In 2014, the Jacksonville Jaguars had the youngest group of receivers in the NFL. Aside from fourth-year veteran Cecil Shorts III, three of the top four receivers -- Allen Hurns, Allen Robinson, and Marqise Lee -- were all rookies.
They were all thrown in to the fire together, playing from Week 1 on, and learning as they went. That's not a bad a thing, as Hurns and Robinson grew leaps and bounds over the season and currently sit at the top two receiving spots on the depth chart. But while I wouldn't go so far as to say any of them were a detriment in the run game, none of them were particularly an asset.
Which is part of the reason the Jaguars signed former second-round draft pick Arrelious Benn in January. They wanted a veteran leader among those young receiver (who has actually played even longer than Shorts) and a physicality that will only help in both the run game and the middle of the field.
"A lot of people would love to be in the position that I’m in," Benn said after practice on Tuesday. "(I) just have fun with it, I don’t take it for granted, get to where I could be a leader to the younger guys, that’s why I was happy to come here because it’s a young corps of receiver guys and if I could help them in any way, instill those little things to them that would help them in their career later on. Now, I definitely want to do that, it’s all about helping the next guy."
At 6'2" and 220 pounds, Benn is comparative in size to Robinson, and therefore one of the biggest receivers on the roster. Allen Hurns is only 195 pounds and Marqise Lee is only 192. Rookie wide receiver Rashad Greene is only 182 pounds. The Jaguars needed bodies to match up physically with other teams, and that's what they got in Benn.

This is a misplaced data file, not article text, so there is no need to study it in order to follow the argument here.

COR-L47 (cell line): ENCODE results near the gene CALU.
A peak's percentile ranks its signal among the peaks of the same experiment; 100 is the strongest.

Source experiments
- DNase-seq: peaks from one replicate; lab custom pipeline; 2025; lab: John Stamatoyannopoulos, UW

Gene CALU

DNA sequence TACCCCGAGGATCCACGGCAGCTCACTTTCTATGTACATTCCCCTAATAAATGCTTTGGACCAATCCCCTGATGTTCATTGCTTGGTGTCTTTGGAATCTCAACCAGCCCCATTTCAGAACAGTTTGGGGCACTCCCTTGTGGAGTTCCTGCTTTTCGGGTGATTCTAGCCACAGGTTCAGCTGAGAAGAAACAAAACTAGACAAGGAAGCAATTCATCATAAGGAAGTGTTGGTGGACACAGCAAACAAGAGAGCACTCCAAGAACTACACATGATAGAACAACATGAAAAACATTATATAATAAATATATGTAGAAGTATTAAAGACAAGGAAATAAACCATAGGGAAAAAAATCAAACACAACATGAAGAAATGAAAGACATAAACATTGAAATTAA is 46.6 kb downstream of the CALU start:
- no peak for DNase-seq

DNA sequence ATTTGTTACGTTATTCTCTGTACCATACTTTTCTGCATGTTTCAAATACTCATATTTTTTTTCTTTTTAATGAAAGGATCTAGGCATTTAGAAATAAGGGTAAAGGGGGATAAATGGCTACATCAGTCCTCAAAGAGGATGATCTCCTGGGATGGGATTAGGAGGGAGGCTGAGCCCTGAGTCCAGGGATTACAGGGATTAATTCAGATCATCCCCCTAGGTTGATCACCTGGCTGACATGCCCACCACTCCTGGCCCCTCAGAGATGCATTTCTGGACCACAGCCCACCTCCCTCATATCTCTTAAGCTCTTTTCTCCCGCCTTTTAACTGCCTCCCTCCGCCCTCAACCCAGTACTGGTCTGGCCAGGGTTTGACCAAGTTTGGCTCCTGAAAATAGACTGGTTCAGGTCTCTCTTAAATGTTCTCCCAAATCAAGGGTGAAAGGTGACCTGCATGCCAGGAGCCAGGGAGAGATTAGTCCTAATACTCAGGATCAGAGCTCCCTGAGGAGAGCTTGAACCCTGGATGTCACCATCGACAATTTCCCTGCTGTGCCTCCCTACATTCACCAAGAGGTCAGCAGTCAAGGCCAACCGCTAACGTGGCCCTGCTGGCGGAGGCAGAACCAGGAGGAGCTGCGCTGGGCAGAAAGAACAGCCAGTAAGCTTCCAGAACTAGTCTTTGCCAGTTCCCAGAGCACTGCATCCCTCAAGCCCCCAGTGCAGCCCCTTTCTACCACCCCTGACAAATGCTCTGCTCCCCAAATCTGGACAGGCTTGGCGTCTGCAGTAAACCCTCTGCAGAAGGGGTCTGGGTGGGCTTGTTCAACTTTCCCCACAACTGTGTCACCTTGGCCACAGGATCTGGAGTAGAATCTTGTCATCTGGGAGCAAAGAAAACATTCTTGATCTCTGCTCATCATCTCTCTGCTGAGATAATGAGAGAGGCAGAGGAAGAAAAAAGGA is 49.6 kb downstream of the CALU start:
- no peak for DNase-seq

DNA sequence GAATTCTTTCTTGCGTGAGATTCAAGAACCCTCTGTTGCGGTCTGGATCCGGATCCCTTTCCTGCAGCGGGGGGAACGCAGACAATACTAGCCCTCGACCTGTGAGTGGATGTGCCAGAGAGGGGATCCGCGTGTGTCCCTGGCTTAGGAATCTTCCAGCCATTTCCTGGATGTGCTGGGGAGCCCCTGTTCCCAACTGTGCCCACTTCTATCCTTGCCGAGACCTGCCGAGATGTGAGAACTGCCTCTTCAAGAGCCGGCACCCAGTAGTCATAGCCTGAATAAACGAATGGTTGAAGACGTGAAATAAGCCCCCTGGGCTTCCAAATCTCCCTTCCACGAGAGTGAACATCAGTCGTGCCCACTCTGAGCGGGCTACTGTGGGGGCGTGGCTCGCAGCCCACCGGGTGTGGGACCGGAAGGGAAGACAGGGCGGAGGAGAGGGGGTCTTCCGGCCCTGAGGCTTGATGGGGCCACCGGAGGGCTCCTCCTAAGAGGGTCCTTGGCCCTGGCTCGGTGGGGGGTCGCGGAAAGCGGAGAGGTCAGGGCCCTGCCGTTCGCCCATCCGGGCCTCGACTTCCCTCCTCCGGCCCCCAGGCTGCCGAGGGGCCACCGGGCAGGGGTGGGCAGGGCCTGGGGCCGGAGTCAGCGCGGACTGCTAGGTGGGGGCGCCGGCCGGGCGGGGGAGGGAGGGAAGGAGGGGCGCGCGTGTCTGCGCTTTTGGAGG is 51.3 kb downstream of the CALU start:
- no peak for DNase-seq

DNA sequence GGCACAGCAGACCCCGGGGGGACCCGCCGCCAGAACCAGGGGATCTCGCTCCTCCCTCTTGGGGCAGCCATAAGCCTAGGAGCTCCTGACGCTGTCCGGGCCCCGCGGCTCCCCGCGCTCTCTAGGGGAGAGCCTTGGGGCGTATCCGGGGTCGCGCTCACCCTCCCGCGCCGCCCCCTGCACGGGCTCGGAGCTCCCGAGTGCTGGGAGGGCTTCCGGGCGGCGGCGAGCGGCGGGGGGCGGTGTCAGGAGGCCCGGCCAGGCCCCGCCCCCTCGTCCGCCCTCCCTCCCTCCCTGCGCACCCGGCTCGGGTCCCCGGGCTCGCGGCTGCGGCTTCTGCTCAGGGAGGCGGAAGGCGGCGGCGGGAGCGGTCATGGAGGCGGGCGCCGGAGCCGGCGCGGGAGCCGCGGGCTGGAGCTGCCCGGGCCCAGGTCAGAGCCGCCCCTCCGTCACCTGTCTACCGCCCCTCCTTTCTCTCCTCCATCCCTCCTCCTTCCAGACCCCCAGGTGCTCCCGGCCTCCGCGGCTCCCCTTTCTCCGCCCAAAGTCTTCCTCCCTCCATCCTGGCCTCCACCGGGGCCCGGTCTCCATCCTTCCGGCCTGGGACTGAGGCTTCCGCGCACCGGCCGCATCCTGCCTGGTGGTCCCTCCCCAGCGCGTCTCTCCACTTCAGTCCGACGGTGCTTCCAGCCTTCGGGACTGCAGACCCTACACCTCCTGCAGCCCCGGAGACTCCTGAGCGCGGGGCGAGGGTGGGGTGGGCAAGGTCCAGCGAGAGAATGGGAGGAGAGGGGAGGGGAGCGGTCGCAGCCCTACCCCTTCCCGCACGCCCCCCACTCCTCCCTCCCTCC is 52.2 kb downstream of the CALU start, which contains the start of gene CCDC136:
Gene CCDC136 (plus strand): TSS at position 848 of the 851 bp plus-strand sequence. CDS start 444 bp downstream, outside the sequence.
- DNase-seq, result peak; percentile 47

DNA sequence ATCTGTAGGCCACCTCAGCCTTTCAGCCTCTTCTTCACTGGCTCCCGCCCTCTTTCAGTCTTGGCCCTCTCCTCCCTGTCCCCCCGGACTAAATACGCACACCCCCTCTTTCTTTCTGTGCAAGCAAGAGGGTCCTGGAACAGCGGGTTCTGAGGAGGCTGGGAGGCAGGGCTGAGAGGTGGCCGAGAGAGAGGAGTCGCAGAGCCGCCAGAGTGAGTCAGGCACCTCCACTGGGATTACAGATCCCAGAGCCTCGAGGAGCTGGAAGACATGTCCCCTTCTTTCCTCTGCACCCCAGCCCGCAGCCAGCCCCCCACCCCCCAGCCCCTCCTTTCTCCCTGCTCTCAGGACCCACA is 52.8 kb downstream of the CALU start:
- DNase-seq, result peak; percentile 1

When asked if Benn offers something he didn't have before at wide receiver, head coach Gus Bradley reinforced that point about his frame and physicality.
"Yeah, just [Benn's] size and his strength and some of the things that we ask," Bradley said. "With our offense we’ll probably see a lot of eight man fronts which means there’s going to be a down safety which means receivers are going to have to be heavily involved in blocking for the run; cracking and things like that, so to have that body type would be advantageous for us if that should work out."
With Lee out after a hamstring strain, Benn has been thrust into the top-three of receivers, and he's taking every opportunity to prove his worth, whether it's as a guy in the trenches, or someone catching passes over the middle.
"You’ve never got it, nobody is ever safe," Benn said. "That’s just the nature of our business and you’ve got to take every rep, every opportunity, you’ve got to go full speed."